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Where Did They Go?

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On: Tue, Aug 5, 2014 at 10:03AM | By: Captain Sergio Atanes


Deion 'Prime Time' Sanders with a Tampa Bay Redfish

Where did they go is always the big question every year around August. There’s no doubt that the fishing gets a little harder this month, but is it the water temperature or the rains?

I think it’s a combination of both. Some years we have a dry August and water temperatures get over 90 degrees and fish run and hide to escape the heat, while other years we get too much rain and the salinity drops below the fish tolerance levels. Or could it be lack of bait fish on the flats; and where did the bait fish go?

This year has been rough on bait fish (greenbacks). They came in as expected in March and by mid-May they were gone off the flats. If you worked hard enough and put in the time you might have caught enough to fish with or, like I had to do several times, buy some shrimp as backup.

Going on the assumption this August will be no different from the previous ones, here are some tips on improving your chances on catching some fish.

• Fish early and consider using artificial baits as this gives you a chance to be on the mangroves at daybreak when the fish are going to be most active.

• Catch your bait (greenbacks) the day before and put them in a bait motel. This works if you keep your boat at a marina or if you live on the water.

• Try fishing at night under dock lights; shrimp work great at night and it’s cooler for both you and the fish.

• Change your method this month and try fishing for Mangrove Snapper, Grouper, Key West Grunts, Seabass, and Cobia inside the edges of the ship channel in Tampa Bay.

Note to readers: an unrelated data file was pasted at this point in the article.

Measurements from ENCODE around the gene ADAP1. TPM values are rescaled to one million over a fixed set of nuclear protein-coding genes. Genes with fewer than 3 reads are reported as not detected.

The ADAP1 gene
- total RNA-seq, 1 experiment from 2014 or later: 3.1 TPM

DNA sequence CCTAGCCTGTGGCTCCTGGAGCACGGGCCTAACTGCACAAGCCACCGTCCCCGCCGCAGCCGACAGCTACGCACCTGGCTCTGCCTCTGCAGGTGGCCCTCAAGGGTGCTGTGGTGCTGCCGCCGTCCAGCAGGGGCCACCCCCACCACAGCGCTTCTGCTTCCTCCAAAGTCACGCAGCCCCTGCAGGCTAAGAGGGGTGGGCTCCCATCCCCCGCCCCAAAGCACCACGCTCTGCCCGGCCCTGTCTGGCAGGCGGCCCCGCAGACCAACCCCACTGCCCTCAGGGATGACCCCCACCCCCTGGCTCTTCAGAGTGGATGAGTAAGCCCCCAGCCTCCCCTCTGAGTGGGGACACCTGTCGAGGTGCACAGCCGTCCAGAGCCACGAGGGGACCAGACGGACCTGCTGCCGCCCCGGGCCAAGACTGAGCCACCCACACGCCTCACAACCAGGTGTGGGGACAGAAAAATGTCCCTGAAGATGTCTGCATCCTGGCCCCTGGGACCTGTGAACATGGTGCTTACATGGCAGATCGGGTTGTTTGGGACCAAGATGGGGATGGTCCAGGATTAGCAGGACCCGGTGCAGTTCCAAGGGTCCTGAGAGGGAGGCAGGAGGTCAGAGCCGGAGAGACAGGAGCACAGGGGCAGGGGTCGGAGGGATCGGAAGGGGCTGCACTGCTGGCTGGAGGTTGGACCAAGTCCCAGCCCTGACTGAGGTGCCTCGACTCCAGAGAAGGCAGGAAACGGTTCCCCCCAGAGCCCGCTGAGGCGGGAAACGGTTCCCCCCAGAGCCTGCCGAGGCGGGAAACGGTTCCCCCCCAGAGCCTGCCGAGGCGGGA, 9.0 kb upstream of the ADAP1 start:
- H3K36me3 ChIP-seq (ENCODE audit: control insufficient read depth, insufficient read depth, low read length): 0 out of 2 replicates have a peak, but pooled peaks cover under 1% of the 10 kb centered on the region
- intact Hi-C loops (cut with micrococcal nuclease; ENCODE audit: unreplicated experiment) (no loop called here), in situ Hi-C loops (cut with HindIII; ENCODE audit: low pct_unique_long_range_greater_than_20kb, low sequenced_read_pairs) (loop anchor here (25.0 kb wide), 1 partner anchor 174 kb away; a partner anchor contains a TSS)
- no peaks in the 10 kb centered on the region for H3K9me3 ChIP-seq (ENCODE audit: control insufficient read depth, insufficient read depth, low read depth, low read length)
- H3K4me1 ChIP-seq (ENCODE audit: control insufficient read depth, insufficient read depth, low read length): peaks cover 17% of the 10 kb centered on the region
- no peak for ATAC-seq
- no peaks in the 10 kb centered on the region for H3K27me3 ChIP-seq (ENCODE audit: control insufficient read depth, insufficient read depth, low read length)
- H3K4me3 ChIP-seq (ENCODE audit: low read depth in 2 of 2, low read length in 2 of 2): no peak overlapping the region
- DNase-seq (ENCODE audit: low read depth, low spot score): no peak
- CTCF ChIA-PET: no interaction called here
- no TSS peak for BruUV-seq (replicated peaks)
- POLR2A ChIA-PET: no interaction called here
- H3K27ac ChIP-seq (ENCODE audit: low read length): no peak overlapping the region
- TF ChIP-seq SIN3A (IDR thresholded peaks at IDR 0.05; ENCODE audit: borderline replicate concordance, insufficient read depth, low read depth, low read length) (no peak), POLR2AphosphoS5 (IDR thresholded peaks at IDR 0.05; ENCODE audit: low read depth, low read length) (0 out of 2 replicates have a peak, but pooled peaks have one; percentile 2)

• Pompano, Sheepshead, Black Drum, and Tarpon can be found under the Howard Frankland, Gandy, and Skyway bridges.

I am planning on fishing mostly at night around docks that have underwater lights, as they seem to draw more quality fish. If you have greenbacks, that’s fine, but medium to large shrimp will work better. I use a 7-foot rod around docks and on the flats I prefer 7.6-foot rod for casting distance. A 1/0 hook with 30-pound fluorocarbon leader and 20-pound braided line works well just to be able to turn the fish around when they decide to run under the docks. This gives me a chance to turn them around, but even then you can expect to lose some.

Bridge fishing at night is a little different, and tackle needs to be a little heavier because you never know what lurks in the dark waters under the bridges of Tampa Bay. I caught Tarpon, Black Drum, Trout and some pretty big Redfish. I suggest you use light spinning tackle for the trout, and let your live bait drift from the dark into the light for Trout and Tarpon. For bottom fishing, I prefer medium tackle with a large spinning outfit or conventional reel with at least 30-pound line and 40-pound leader. Cut fresh blue crabs is candy for black drum and live threadfins for the Tarpon. Position your boat up current and under the bridge as this allows you to fish the pilings for big Reds and Black Drum. With the light tackle you let your bait drift from the side of your boat past the shadow line into the light where the Tarpon and Trout are roaming.


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